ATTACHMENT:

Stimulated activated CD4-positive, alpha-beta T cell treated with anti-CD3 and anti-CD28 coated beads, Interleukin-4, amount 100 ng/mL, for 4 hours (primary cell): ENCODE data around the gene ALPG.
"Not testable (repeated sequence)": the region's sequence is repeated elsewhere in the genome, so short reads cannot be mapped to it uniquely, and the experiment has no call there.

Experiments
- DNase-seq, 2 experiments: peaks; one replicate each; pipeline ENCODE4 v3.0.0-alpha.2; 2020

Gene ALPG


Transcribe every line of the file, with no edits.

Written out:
Stimulated activated CD4-positive, alpha-beta T cell treated with anti-CD3 and anti-CD28 coated beads, Interleukin-4, amount 100 ng/mL, for 4 hours (primary cell): ENCODE data around the gene ALPG.
"Not testable (repeated sequence)": the region's sequence is repeated elsewhere in the genome, so short reads cannot be mapped to it uniquely, and the experiment has no call there.

Experiments
- DNase-seq, 2 experiments: peaks; one replicate each; pipeline ENCODE4 v3.0.0-alpha.2; 2020

Gene ALPG